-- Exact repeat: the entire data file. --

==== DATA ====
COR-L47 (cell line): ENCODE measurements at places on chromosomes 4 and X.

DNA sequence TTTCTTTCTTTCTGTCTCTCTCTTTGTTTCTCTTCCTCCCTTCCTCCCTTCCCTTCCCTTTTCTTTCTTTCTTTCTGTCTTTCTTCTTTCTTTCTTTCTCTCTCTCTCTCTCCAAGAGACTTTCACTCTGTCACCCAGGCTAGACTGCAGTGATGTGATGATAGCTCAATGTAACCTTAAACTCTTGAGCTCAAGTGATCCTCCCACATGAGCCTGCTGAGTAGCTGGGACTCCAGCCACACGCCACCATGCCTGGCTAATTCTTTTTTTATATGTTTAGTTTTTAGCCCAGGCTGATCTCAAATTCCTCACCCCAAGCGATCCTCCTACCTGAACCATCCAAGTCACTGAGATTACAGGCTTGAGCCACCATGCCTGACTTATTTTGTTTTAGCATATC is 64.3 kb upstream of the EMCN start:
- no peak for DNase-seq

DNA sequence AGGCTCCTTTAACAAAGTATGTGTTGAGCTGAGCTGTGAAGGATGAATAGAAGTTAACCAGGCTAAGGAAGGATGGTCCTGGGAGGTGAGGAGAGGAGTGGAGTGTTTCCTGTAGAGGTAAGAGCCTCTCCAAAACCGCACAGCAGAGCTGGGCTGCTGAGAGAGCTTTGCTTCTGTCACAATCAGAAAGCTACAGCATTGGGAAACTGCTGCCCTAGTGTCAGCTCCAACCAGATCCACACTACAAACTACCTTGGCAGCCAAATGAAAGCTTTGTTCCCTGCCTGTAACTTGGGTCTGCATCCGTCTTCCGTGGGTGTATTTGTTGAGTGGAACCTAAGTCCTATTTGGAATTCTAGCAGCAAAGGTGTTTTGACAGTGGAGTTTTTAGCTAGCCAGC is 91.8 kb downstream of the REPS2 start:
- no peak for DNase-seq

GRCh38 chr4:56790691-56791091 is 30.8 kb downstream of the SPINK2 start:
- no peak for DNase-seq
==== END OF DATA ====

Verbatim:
COR-L47 (cell line): ENCODE measurements at places on chromosomes 4 and X.

DNA sequence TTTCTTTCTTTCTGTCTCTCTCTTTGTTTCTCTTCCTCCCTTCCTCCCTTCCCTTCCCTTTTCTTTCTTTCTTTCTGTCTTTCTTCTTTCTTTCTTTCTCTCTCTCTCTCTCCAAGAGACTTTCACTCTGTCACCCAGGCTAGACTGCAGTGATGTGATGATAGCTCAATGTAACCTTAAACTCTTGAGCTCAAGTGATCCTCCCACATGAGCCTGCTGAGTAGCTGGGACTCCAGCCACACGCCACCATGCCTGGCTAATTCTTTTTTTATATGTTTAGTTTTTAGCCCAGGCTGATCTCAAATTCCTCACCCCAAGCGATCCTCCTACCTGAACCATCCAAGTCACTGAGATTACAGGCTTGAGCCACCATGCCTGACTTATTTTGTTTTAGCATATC is 64.3 kb upstream of the EMCN start:
- no peak for DNase-seq

DNA sequence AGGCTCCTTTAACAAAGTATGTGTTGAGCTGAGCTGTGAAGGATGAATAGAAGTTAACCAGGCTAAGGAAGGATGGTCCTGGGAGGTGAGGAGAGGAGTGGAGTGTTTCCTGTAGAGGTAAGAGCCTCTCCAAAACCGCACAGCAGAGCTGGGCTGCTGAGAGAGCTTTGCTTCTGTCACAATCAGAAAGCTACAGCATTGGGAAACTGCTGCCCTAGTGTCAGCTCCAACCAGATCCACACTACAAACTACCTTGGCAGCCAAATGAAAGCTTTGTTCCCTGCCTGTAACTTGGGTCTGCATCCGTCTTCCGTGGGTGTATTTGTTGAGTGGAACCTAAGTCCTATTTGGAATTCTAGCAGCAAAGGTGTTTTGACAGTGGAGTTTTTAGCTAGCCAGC is 91.8 kb downstream of the REPS2 start:
- no peak for DNase-seq

GRCh38 chr4:56790691-56791091 is 30.8 kb downstream of the SPINK2 start:
- no peak for DNase-seq